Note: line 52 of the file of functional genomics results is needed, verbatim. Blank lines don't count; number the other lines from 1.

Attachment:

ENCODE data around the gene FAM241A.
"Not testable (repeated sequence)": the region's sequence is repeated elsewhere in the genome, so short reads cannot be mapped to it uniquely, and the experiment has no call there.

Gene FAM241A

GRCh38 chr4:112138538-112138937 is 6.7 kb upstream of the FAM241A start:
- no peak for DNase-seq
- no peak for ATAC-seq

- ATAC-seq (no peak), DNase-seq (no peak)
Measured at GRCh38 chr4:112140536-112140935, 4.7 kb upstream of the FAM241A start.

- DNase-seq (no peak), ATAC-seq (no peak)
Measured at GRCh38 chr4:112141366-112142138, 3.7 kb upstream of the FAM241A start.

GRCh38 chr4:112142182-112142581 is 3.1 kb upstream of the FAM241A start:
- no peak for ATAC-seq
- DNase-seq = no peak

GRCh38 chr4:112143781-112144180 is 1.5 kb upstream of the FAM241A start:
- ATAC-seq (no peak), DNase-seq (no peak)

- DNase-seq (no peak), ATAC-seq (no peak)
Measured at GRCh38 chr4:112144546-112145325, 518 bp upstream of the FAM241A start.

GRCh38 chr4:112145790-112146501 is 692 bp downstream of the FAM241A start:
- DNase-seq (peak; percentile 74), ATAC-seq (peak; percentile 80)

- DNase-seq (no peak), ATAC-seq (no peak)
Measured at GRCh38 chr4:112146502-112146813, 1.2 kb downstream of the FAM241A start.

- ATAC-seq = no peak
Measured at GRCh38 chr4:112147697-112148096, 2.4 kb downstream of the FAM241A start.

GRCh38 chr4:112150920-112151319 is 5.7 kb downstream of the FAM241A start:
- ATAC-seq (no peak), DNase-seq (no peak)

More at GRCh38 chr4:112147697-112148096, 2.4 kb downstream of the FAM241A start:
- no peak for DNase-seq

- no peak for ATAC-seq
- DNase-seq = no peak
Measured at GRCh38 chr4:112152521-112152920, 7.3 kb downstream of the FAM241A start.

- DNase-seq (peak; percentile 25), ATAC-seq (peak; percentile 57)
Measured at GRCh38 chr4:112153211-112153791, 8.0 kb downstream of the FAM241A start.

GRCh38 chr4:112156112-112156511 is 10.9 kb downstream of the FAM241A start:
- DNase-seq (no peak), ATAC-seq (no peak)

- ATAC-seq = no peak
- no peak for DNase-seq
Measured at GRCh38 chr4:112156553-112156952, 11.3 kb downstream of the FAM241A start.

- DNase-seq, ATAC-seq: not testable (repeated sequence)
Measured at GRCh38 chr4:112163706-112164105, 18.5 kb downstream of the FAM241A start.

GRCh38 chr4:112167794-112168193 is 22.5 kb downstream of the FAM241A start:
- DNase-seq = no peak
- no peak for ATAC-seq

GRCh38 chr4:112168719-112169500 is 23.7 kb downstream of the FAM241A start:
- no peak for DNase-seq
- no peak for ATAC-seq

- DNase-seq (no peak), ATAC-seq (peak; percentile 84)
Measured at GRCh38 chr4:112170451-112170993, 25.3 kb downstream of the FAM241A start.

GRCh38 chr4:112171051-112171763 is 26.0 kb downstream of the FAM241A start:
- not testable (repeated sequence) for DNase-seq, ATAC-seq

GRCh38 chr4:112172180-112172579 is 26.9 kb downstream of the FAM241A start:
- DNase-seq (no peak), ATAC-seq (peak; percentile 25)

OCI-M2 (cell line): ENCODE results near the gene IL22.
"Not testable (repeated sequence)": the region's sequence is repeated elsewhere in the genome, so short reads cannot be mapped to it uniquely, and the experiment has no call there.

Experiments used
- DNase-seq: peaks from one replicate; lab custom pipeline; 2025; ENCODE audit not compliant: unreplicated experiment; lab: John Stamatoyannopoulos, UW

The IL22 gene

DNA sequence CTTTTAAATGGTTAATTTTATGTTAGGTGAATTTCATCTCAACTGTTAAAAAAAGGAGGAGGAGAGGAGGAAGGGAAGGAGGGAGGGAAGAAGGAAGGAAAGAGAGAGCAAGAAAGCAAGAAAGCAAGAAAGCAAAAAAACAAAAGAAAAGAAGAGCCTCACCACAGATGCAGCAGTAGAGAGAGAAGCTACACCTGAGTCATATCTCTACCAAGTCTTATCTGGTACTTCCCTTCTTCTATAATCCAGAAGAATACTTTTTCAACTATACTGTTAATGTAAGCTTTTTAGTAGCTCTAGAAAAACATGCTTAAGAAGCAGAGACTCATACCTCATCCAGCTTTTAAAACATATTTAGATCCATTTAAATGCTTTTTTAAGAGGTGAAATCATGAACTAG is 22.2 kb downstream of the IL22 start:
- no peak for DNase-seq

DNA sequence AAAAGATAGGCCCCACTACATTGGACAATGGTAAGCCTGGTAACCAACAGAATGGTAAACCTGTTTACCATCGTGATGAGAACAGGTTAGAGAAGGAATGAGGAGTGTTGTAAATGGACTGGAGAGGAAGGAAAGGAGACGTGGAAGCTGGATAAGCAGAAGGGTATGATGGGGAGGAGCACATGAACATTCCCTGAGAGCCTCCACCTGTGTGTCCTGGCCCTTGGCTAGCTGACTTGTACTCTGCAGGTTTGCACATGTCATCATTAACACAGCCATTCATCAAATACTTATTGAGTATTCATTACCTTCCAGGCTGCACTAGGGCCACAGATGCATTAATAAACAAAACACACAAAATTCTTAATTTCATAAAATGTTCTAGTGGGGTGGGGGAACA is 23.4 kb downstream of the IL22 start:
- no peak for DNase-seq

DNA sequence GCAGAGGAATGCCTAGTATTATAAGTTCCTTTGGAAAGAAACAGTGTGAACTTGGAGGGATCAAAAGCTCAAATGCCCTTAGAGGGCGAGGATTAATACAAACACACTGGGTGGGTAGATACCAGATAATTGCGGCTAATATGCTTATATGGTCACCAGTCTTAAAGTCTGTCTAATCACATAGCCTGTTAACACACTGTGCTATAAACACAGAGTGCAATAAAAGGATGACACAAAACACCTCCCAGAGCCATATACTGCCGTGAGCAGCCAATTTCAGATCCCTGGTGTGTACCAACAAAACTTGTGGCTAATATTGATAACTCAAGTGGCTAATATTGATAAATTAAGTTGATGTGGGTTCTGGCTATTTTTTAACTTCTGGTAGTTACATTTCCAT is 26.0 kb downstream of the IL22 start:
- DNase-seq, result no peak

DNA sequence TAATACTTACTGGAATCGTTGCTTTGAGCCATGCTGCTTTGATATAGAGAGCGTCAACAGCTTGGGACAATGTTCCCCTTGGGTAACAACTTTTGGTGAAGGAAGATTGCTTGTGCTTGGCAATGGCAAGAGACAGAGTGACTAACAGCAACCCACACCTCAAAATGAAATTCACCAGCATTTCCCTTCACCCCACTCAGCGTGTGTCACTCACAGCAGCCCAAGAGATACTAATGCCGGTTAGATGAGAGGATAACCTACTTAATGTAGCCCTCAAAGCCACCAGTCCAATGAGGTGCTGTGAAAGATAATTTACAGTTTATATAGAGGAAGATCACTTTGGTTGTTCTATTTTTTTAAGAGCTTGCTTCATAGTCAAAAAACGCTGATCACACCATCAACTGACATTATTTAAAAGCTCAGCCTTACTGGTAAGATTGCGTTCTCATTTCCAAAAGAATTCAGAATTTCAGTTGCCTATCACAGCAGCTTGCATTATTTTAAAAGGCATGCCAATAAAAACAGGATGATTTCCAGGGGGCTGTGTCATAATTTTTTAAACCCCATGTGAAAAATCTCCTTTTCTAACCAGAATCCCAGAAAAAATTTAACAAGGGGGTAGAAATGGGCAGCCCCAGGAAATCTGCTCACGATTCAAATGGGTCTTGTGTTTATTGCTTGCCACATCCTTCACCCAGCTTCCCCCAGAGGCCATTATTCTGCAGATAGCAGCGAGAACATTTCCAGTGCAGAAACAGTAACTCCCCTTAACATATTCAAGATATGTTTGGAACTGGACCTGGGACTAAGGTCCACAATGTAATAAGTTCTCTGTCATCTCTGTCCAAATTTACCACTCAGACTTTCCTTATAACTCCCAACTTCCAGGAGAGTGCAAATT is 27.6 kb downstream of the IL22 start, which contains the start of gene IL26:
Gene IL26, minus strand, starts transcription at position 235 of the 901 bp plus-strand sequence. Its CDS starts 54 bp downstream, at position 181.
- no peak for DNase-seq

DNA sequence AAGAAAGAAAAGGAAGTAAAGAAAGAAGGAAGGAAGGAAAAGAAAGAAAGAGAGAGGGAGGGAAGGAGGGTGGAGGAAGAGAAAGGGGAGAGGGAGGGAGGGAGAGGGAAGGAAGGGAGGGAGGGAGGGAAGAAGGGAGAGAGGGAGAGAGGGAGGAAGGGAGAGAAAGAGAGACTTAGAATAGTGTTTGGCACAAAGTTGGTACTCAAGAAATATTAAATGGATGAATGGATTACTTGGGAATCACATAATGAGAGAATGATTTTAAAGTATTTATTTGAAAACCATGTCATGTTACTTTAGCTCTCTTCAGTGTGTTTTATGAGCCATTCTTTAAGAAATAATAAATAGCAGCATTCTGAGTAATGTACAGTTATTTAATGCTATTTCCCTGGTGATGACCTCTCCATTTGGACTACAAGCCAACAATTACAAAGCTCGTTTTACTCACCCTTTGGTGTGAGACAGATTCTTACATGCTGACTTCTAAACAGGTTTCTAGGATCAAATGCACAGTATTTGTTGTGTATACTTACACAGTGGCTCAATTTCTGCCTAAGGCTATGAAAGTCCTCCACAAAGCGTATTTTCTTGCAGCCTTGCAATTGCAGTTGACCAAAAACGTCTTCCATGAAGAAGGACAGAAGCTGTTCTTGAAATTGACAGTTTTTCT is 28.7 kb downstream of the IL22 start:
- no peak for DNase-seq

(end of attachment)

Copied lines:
OCI-M2 (cell line): ENCODE results near the gene IL22.